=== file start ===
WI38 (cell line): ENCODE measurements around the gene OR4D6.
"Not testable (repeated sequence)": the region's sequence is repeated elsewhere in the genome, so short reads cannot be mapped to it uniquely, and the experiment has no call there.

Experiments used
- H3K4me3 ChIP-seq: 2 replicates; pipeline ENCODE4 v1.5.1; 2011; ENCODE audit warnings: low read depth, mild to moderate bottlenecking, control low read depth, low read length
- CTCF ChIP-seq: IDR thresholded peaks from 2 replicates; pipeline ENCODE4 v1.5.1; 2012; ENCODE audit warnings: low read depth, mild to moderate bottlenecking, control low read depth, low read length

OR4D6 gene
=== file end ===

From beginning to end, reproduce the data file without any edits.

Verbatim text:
WI38 (cell line): ENCODE measurements around the gene OR4D6.
"Not testable (repeated sequence)": the region's sequence is repeated elsewhere in the genome, so short reads cannot be mapped to it uniquely, and the experiment has no call there.

Experiments used
- H3K4me3 ChIP-seq: 2 replicates; pipeline ENCODE4 v1.5.1; 2011; ENCODE audit warnings: low read depth, mild to moderate bottlenecking, control low read depth, low read length
- CTCF ChIP-seq: IDR thresholded peaks from 2 replicates; pipeline ENCODE4 v1.5.1; 2012; ENCODE audit warnings: low read depth, mild to moderate bottlenecking, control low read depth, low read length

OR4D6 gene